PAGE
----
[KINGSTON, Jamaica] – The General. The Warlord. The Killer. The Poor People’s Governor. Jamaica’s Most Wanted. And the list goes on and on. Bounty Killer is the baddest dancehall deejay on the planet. Born in Trenchtown and raised in the “Dungle” (a community founded on the Kingston City dump), Rodney Price, the last son in a family of nine children, became the voice of the poor, hungry, and desperate.
King Jammy’s Riddims
Groomed as an artist on the early digital riddims of King Jammy’s, Bounty released the classic “Coppershot” in 1992. Johnny Wonder, a pivotal figure in North America Dancehall, released the tune in New York turning it into an underground success before it took off in Jamaica. Following up with a string of equally uncompromising releases, Bounty Killer solidified himself with the streets.
But it was not until 1996, when the Warlord released his seminal album “My Xperience,” that the mainstream world began to take notice. The album featured collaborations with such hip hop notables as Busta Rhymes, The Fugees, Wu Tang Clan, and Jeru The Damaja. “My Xperience” serves as the benchmark against which all other hip hop/reggae hybrids are measured…although it was the dancehall collaboration with reggae legend Barrington Levy that produced the album’s biggest hit with “Living Dangerously.” The album spent an unprecedented 6 months at number 1 on the Billboard Reggae char, and 2 months on the Billboard Top 200 chart.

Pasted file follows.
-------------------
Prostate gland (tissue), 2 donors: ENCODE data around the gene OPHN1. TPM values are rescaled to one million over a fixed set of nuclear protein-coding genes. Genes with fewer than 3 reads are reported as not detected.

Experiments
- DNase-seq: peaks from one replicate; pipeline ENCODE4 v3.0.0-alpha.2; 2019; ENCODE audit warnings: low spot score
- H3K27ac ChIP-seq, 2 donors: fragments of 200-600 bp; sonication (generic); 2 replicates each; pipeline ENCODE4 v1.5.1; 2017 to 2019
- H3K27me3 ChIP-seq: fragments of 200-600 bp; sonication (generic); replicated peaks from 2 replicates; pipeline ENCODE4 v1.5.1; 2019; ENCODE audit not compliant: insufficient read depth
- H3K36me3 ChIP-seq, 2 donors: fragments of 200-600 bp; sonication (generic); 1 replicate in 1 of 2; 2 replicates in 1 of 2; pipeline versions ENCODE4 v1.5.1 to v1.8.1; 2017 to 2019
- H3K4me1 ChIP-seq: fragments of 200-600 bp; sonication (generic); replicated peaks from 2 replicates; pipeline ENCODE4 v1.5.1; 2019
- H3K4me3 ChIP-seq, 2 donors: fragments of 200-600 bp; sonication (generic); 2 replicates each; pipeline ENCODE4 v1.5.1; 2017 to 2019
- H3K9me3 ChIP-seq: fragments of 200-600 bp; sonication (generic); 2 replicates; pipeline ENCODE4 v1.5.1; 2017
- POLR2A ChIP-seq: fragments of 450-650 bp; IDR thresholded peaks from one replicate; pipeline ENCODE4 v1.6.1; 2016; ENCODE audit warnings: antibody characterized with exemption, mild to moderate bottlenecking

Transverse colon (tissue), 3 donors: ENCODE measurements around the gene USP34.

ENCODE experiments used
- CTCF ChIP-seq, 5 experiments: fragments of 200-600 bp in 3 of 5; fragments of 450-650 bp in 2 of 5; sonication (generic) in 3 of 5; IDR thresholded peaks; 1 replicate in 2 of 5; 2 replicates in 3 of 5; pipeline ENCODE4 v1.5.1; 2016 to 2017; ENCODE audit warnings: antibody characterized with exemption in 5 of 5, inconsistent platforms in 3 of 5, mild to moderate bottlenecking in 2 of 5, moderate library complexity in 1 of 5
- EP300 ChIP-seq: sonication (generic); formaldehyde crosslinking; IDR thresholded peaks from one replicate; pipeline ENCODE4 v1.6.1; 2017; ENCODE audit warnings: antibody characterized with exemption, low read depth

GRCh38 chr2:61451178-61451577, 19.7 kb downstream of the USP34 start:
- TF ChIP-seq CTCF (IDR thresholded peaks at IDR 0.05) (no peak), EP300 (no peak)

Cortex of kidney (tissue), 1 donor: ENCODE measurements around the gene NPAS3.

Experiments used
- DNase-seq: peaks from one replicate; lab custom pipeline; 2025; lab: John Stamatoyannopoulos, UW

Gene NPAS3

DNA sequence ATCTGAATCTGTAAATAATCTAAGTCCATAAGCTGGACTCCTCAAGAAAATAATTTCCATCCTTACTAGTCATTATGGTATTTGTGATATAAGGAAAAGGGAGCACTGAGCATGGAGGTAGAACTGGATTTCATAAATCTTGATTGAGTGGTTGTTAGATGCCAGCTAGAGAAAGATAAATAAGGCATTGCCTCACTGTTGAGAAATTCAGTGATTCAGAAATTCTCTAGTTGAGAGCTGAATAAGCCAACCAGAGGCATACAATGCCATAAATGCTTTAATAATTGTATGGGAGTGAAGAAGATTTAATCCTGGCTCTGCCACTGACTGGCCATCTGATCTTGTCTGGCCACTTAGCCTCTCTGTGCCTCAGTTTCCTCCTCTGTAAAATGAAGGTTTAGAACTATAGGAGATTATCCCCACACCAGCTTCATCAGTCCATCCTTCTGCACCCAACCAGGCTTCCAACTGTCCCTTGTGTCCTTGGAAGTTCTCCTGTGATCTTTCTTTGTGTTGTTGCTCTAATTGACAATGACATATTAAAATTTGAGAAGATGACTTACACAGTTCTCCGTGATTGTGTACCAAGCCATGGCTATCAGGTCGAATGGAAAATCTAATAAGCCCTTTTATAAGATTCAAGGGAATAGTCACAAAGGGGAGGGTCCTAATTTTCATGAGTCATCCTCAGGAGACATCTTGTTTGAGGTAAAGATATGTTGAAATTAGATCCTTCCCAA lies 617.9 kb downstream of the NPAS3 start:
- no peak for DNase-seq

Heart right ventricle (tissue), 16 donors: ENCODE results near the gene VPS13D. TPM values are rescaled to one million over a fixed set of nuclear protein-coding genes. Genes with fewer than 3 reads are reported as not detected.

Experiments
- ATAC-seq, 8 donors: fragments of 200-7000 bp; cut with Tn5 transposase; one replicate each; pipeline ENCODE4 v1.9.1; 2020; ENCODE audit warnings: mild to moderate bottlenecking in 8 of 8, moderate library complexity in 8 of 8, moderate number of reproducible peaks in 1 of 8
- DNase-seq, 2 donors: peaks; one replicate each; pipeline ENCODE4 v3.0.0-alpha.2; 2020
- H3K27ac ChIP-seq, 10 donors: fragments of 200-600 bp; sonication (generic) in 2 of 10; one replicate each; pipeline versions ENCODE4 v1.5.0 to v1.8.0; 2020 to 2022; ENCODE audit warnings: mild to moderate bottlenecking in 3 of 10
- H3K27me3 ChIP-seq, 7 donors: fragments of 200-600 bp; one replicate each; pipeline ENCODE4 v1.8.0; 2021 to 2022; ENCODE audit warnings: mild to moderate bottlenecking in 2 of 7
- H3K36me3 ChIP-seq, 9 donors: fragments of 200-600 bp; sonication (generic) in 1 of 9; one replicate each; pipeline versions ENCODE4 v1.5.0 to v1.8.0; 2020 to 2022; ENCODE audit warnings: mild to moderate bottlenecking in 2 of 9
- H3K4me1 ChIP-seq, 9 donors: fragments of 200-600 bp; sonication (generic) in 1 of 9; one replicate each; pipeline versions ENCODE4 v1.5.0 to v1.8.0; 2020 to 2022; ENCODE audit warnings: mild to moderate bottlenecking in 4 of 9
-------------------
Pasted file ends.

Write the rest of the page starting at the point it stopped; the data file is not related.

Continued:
2001 saw Bounty Killer’s popularity and commercial appeal reach an even greater height with his feature on the No Doubt record “Hey Baby.” “Hey Baby” served as the 1st single off of their double-platinum album “Rock Steady.” The song jumped to the top 5 of the U.S. and British pop chards and helped propel Bounty Killer to the forefront of entertainment, appearing alongside No Doubt at the Super Bowl and on the UK’s Top of The Pops.
Now that the world knows who Bounty Killer is, we are ready to introduce them to his history. “Nah Nuh Mercy…” features some of Killer’s most poignant work from every era of his career. This best-of collection has it all…the gun tunes, the gal tunes, and the songs that speak for the sufferer. “Nah Nuh Mercy…” will be a must-have piece for early loyalists and new fans alike.